In the 1920s, shoes became a more important fashion accessory as skirts got shorter and high step dances showed off footwear. "Louis" heels --- shoes with a thick curved heel that were prevalent in the early 1900s -- evolved to more slender-strapped shoes by the early 1920s. Men's footwear also changed, as high-top buttoned shoes or "spats" worn at the turn of the century were replaced by low-cut, laced shoes.
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Women's Shoes for Daytime
Leather round-toe shoes with a spiky heel were popular with many women in the 1920s, including the fashionable flappers. At the beginning of the decade, women wore neutral-coloured shoes for daytime Other popular colours were brown, black and grey. This changed at the end of 1920s as shoe designers began creating footwear in more dramatic colours such as red, green and gold. The popular silhouette of the 1920s was the single and T-strapped Mary Janes, youthful shoes with a low cut vamp and 1- to 2 1/2- inch heel --- depending on the style. Another trend included comfortable shoes with rubber sole heels that were produced around WWI and increased in popularity by the middle of the 1920s.
Women's Evening Shoes
One of the biggest differences between day and evening shoes was glamour, as formal shoes came in many bright shades and opulent fabrics to match an evening ensemble. The footwear was made out of brocade or satin with slender straps that buckled to secure the shoes during dancing. Decorative button covers added embellishment to evening footwear. These bejewelled accents were made of many shiny and glitz materials, including enamel, rhinestones, silver or gold and covered the shoe's button closure.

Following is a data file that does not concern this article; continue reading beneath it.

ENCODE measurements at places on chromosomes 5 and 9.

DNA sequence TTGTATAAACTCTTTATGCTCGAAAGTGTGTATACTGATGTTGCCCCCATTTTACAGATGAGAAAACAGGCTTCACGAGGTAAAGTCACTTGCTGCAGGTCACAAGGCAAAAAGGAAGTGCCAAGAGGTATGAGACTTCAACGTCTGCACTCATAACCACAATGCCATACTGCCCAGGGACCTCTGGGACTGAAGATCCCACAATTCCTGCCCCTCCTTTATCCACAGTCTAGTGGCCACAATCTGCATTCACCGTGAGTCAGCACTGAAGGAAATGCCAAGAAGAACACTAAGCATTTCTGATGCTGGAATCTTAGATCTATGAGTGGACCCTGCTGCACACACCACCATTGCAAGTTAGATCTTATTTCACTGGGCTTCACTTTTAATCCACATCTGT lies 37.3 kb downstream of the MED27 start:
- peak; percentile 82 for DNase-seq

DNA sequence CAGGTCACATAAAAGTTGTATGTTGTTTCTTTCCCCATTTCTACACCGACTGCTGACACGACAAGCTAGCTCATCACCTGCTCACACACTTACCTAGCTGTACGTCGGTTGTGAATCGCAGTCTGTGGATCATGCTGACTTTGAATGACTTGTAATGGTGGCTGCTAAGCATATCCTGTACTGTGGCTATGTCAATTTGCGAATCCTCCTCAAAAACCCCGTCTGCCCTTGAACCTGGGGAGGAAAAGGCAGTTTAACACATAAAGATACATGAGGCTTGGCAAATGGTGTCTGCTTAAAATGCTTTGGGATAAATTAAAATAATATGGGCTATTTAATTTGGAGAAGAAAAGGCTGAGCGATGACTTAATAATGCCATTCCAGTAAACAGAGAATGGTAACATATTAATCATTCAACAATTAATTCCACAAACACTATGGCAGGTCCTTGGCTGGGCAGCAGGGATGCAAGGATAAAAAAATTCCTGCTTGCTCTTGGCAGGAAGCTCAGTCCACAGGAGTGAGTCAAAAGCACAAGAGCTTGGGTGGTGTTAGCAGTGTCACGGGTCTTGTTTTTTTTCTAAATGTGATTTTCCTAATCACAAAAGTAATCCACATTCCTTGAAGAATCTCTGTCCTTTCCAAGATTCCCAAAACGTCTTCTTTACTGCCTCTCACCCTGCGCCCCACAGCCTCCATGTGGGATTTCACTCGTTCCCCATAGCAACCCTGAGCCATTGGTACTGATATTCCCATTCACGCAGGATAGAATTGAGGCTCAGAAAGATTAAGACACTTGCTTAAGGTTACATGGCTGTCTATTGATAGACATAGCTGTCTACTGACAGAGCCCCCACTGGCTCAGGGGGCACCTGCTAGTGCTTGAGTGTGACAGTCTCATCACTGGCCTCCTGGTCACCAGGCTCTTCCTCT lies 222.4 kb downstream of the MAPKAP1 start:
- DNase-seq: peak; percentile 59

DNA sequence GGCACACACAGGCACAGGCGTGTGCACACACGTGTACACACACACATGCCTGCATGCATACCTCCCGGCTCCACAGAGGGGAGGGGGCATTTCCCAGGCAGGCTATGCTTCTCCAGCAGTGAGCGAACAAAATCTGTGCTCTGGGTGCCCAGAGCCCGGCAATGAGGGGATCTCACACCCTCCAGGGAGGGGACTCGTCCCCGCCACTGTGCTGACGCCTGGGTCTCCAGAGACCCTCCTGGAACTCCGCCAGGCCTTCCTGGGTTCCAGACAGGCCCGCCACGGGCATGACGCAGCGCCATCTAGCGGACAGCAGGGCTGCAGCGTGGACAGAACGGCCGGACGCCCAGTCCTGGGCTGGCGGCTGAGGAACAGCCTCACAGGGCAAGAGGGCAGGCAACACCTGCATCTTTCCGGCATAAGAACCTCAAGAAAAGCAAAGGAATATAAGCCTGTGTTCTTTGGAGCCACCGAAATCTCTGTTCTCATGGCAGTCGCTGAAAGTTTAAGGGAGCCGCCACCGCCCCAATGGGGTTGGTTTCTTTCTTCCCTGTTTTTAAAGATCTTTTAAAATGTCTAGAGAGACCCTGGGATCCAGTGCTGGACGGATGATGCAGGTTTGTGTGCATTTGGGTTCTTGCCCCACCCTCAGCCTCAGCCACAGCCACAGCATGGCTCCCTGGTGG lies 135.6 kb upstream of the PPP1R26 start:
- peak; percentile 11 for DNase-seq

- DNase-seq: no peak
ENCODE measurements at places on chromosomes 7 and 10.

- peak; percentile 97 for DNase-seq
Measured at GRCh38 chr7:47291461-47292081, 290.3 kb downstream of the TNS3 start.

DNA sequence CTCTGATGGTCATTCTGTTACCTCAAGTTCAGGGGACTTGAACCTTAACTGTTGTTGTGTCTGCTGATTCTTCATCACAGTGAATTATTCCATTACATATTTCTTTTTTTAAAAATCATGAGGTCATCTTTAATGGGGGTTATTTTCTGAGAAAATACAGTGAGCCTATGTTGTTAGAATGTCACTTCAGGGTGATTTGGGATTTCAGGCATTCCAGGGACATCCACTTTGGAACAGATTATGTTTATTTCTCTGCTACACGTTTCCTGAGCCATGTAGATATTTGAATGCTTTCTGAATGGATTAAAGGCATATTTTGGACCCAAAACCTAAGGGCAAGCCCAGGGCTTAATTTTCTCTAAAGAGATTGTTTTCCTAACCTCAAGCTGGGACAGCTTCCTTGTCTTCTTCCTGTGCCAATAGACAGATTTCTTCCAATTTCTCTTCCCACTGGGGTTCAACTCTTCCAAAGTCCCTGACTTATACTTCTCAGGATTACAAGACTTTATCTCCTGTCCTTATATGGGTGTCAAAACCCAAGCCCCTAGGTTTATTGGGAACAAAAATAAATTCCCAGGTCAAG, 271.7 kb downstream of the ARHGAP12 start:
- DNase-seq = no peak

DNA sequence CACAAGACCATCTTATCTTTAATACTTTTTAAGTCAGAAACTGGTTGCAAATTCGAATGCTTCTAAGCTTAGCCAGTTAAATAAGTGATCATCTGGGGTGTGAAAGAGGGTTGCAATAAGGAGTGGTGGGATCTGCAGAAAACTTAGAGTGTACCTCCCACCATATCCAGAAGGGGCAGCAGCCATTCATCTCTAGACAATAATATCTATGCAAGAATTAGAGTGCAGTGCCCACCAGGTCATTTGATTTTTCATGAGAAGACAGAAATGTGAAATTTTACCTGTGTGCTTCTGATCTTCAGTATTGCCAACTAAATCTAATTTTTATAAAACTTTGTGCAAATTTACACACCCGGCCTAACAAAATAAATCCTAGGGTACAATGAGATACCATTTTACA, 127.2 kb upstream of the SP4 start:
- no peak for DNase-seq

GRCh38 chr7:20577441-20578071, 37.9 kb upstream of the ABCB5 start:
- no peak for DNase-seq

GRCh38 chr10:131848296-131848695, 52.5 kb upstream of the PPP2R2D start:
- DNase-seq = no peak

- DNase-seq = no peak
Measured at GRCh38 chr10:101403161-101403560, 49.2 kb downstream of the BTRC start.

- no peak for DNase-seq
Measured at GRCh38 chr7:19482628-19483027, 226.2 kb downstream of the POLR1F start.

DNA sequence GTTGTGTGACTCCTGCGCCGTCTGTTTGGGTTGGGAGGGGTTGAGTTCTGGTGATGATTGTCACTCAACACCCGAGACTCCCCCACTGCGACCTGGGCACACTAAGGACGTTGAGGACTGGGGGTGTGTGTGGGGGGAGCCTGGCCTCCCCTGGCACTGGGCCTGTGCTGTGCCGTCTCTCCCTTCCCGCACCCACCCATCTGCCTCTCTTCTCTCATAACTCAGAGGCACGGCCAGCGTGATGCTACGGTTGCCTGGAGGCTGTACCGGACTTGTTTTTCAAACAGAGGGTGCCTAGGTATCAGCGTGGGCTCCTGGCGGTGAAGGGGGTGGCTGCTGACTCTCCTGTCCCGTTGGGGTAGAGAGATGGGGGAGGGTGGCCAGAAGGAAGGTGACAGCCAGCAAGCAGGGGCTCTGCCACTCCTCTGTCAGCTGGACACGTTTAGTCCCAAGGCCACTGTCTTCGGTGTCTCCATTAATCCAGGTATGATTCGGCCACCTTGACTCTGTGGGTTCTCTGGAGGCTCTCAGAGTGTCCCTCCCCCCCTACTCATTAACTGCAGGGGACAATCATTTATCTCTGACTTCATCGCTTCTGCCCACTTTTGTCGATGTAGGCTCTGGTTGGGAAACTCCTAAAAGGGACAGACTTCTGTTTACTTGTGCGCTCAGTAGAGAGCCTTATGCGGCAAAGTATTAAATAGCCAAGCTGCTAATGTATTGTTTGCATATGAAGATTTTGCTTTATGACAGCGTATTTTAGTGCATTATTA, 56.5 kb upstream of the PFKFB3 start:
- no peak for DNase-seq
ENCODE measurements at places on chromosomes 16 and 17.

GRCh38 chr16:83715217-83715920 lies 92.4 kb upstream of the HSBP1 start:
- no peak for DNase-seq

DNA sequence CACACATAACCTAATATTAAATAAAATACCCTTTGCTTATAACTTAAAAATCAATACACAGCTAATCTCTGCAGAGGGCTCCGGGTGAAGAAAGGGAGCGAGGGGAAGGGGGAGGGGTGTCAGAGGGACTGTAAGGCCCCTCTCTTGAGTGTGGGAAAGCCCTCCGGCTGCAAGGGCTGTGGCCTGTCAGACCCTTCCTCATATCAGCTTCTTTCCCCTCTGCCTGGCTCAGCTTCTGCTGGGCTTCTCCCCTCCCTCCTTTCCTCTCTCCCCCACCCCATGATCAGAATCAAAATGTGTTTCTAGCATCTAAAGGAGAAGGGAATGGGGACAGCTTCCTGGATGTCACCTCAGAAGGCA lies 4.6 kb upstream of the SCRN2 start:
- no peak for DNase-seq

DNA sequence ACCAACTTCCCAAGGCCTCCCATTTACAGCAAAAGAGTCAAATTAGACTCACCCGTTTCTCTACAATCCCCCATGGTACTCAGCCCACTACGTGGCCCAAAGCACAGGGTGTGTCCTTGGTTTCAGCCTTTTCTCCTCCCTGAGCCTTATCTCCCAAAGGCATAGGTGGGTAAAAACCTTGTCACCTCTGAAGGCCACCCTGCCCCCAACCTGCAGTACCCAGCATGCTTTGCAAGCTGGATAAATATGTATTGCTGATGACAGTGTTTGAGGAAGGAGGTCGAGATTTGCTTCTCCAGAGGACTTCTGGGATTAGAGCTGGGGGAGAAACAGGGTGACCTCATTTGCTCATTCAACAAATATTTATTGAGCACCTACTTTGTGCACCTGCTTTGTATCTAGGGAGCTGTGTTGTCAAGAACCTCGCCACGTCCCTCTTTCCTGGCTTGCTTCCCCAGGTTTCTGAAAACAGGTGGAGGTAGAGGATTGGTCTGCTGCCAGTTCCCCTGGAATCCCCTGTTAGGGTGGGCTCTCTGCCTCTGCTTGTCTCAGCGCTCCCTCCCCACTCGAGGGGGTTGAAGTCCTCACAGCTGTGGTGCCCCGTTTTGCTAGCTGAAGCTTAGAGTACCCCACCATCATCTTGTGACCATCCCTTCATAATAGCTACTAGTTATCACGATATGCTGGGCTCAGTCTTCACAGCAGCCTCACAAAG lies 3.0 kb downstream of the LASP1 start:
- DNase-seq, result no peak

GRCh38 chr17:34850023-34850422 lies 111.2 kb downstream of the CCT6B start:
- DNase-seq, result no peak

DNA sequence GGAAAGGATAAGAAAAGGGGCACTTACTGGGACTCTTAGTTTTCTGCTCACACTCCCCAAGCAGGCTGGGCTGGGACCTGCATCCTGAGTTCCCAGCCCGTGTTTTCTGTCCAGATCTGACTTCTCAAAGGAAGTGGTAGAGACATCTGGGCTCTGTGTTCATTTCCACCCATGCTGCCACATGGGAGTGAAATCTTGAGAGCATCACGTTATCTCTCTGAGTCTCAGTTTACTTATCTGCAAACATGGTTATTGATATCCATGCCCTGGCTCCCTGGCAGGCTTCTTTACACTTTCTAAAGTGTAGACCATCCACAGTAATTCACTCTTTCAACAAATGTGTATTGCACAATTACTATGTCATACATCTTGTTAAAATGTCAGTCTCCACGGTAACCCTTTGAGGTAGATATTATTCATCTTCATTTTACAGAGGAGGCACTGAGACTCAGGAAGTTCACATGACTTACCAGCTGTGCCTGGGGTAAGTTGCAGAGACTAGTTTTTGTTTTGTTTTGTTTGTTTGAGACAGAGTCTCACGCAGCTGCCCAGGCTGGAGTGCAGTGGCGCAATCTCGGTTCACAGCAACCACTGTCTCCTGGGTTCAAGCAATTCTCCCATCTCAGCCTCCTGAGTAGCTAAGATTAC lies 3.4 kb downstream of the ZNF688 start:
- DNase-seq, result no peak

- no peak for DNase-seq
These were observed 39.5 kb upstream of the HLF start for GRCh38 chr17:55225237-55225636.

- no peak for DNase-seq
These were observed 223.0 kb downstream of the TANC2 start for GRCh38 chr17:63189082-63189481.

Men's Casual and Sports Shoes
For daytime, various versions of the brogue shoes were popular in the 1920s --- fashioned out of tan, brown or black leather. Brogues are still popular in contemporary men's fashion and include a variety of low-cut, low-heel laced shoes. The wingtip brogue was fashionable in the 1920s, with either a pointed or square toe. The distinguishing feature of the leather shoe is the perforated "M" design around the toe box. Another popular brogue style during that era, the derby shoes, had no embellishment. Canvas sporting shoes were worn with athletic wear. Therese were high-topped footwear that had rubber soles.
Men's Formal Shoes
The formal oxford worn for evening was a brogue shoe that featured closed lacing, meaning that the eyelets of the shoelaces were sewn underneath the vamp. In the 1920s, the material of choice for the mature man was shiny black patent leather. However, younger generations wore two-toned plain leather oxfords for evening in either black and white or brown and white. These flashy shoes were often worn for dancing as the footwear made a statement while doing the popular Charleston dance steps.
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- "The Collector's Book of Twentieth-century Fashion, Volume 1983, Part 2"; Frances Kennett; 1983
- "Fashion: The Key Concepts"; Jennifer Craik; 2009
- "The 1920s"; Kathleen Morgan Drowne, Patrick Huber; 2004
- "The Berg Companion to Fashion"; Valerie Steele; 2010
- "Shoes: What Every Woman Should Know"; Stephanie Pedersen; 2005
- "The Greenwood Encyclopedia of Clothing Through American History"; Amy T. Peterson, Ann T. Kellogg 2008